M3-mAChR subtype levels were measured by the binding of 3H-4-DAMP in all brain regions. In control animals, the M3-receptor levels in the corpus striatum, cerebral cortex, and hippocampus were significantly greater than that in the medulla-pons regardless of age (Table 2). The greatest developmental increase in M3-receptor levels in the corpus striatum and hippocampus occurred between PND17 and PND20, while in the medulla-pons, a decrease occurred between PND12 and PND17. The levels in the cerebral cortex continuously increased from PND12 through PND20. With respect to treatment effects, significant reductions were observed with the high dosages of CPF and MPS on PND17 and PND20 and with the medium dosages of CPF and MPS and low dosage of MPS on PND20 in the corpus striatum (Figure 5A). There was a significant difference in corpus striatum M3-receptor levels between the medium dosages of CPF and MPS on PND17 but neither was significantly different from control. In the medulla-pons (Figure 5B), significant reductions were observed in the high dosages of CPF and MPS at all three ages and with the medium dosage of CPF on PND17 and PND20. In the cerebral cortex (Figure 5C), significant reductions were observed with the high dosage of CPF at all three ages, with the medium dosage of CPF and the high dosage of MPS on PND17 and PND20, and with the medium dosage of MPS on PND20. On PND17 and PND20, the medium dosage of CPF induced a significantly greater decrease in cerebral cortex M3-receptor levels than did the medium dosage of MPS. This significantly greater decrease was also present between the high dosages on PND20. In the hippocampus (Figure 5D), significant reductions were observed with the high dosages of CPF and MPS at all three ages, with the medium dosage of CPF on PND17 and PND20, and with the medium dosage of MPS on PND20.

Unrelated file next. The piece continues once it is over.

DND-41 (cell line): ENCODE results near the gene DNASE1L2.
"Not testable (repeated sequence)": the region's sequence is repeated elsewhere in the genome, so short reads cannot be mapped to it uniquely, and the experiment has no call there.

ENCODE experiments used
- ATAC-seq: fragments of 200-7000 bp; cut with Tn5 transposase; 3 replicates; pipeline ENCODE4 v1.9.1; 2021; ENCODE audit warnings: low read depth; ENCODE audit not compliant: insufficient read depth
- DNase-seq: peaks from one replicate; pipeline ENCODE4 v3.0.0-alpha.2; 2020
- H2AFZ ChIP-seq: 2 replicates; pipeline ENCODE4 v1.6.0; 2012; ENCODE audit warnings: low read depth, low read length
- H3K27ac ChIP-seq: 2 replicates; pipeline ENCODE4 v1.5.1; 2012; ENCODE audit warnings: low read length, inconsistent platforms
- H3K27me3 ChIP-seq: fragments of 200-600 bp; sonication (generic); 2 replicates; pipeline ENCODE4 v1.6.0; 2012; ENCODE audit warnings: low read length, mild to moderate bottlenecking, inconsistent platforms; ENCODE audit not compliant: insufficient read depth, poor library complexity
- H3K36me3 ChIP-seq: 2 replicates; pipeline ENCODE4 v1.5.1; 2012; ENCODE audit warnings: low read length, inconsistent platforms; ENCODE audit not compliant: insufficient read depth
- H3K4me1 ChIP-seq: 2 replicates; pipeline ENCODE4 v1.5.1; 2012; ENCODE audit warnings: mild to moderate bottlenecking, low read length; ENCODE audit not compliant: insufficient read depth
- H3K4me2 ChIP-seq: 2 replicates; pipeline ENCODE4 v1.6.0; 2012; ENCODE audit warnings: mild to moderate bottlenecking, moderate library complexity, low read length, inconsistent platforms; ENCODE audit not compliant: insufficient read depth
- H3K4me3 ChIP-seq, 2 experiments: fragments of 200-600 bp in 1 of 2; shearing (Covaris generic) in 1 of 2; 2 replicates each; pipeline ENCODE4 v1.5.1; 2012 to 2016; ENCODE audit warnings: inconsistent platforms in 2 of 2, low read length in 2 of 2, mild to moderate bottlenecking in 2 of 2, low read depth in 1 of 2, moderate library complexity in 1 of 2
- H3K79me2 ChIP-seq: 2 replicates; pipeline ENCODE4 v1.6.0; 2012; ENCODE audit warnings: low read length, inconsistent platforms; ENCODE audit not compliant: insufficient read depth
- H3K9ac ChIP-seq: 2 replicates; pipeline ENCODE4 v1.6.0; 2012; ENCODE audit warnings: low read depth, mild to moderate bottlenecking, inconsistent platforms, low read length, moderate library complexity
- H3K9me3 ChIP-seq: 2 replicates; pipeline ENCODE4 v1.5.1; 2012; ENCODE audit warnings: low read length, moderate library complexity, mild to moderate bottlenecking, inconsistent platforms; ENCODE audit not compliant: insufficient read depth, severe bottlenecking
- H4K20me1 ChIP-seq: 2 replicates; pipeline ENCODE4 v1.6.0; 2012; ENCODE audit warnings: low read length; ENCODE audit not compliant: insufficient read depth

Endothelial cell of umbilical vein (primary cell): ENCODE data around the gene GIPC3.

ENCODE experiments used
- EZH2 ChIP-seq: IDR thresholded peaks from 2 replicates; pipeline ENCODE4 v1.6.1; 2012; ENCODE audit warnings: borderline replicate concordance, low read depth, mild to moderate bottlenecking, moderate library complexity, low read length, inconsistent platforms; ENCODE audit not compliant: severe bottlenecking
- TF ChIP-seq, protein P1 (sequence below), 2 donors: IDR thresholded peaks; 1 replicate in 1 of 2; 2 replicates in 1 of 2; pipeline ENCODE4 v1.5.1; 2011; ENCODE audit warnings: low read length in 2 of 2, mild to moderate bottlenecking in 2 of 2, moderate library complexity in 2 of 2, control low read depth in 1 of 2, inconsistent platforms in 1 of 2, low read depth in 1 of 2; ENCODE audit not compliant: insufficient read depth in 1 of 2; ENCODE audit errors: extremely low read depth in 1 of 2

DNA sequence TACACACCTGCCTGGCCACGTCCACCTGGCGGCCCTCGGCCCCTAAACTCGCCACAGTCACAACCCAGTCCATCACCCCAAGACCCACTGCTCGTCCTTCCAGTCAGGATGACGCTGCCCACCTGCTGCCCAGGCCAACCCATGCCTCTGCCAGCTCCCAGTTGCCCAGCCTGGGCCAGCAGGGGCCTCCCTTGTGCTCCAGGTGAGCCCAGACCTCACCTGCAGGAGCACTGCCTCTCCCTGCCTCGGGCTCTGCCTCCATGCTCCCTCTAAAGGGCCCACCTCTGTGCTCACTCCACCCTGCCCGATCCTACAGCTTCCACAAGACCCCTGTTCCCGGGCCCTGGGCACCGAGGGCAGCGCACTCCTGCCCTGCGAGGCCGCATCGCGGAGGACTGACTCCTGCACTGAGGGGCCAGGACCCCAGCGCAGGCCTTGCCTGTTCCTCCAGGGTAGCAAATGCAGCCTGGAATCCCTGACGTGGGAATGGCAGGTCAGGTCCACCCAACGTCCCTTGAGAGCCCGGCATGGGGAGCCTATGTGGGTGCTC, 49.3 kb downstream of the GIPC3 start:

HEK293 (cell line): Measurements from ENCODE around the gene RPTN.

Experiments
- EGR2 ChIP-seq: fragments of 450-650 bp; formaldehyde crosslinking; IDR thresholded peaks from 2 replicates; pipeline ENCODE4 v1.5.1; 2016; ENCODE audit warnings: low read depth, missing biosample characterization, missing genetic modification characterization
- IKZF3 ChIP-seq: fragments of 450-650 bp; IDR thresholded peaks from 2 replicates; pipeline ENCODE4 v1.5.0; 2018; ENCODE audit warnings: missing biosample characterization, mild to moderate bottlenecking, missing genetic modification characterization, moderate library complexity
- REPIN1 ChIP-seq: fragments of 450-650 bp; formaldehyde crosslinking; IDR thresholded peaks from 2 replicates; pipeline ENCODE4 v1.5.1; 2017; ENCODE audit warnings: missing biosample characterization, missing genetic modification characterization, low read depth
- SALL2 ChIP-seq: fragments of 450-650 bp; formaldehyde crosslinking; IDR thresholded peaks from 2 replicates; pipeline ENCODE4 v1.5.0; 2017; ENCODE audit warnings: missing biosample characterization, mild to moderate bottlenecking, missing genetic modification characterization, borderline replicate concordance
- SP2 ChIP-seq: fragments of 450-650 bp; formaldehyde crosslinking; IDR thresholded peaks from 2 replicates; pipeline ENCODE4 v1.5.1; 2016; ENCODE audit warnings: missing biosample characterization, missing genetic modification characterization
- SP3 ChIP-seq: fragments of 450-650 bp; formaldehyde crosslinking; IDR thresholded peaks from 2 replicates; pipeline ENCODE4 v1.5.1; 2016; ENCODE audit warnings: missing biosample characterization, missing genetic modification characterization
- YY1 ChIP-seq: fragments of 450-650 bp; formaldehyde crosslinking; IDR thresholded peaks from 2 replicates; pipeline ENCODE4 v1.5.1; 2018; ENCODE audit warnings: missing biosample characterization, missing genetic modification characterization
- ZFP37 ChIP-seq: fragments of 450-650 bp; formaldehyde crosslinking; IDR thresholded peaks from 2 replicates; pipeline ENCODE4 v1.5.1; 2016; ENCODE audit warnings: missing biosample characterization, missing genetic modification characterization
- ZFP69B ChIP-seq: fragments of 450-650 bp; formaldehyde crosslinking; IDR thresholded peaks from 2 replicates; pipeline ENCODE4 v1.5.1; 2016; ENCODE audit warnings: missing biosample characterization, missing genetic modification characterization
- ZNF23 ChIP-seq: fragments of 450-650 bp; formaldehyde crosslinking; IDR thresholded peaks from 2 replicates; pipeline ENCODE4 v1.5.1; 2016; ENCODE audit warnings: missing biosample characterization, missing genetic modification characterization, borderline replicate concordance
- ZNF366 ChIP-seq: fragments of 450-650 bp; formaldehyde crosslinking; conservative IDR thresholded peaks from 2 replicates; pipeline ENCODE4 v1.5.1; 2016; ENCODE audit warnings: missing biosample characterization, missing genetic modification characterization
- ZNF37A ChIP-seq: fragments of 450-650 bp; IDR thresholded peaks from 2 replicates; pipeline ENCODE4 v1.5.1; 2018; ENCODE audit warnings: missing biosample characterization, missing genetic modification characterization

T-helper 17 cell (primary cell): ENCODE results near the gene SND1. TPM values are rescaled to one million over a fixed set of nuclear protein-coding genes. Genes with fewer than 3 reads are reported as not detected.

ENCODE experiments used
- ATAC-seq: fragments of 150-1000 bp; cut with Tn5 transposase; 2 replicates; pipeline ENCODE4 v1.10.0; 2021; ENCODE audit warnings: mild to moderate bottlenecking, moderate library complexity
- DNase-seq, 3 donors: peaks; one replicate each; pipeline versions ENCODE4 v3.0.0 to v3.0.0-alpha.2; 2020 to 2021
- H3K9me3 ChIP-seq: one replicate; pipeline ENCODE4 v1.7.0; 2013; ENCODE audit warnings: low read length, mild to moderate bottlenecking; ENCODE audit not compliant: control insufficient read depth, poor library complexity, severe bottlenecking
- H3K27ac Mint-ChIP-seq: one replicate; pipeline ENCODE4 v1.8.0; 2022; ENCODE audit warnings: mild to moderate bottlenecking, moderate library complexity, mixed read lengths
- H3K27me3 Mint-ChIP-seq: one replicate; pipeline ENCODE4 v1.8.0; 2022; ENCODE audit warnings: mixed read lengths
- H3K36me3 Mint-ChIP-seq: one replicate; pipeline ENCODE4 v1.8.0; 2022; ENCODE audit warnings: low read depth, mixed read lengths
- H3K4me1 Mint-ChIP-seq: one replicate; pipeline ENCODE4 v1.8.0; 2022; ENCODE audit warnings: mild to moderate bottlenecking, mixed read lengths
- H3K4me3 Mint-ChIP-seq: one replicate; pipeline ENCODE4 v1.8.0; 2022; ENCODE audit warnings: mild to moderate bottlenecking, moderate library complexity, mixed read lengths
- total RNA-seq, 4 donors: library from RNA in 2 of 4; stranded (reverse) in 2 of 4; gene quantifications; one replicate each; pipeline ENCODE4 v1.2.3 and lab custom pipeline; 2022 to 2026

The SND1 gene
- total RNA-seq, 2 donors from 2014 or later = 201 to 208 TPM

Total mAChR levels were measured by the binding of 3H-QNB in all brain regions. In control animals, total receptor levels in the corpus striatum, cerebral cortex, and hippocampus were significantly greater than that in the medulla-pons regardless of age (Table 2). The greatest developmental increase in total receptor levels in the corpus striatum and hippocampus occurred between PND17 and PND20 while the levels continuously increased in the cerebral cortex from PND12 through PND20. Total receptor levels in the medulla-pons remained at similar levels at all ages. With respect to treatment effects, significant reductions were observed with the high dosage of CPF on PND17 and PND20, with the medium dosage of CPF on PND17, and with the high dosage of MPS on PND20 in the corpus striatum (Figure 6A). On PND17, the medium and high dosages of CPF induced a significantly greater decrease in corpus striatum total receptor levels than did the medium and high dosages of MPS, respectively. In the medulla-pons (Figure 6B), significant reductions were observed with the medium and high dosages of CPF and high dosage of MPS on PND17 and PND20. On PND17 and PND20, the medium dosage of CPF induced a significantly greater decrease in medulla-pons total receptor levels than did the medium dosage of MPS. This significantly greater decrease was also present between the high dosages on PND20. In the cerebral cortex (Figure 6C), significant reductions were observed with the high dosages of CPF and MPS at all three ages and with the low and medium dosages of CPF on PND17 and PND20. In the hippocampus (Figure 6D), significant reductions were observed with the high dosages of CPF and MPS at all three ages, with the medium dosage of CPF on PND17 and PND20, and with the medium dosage of MPS on PND20. On PND17 and PND20, the medium and high dosages of CPF induced a significantly greater decrease in cerebral cortex and hippocampus total receptor levels than did the medium and high dosages of MPS, respectively.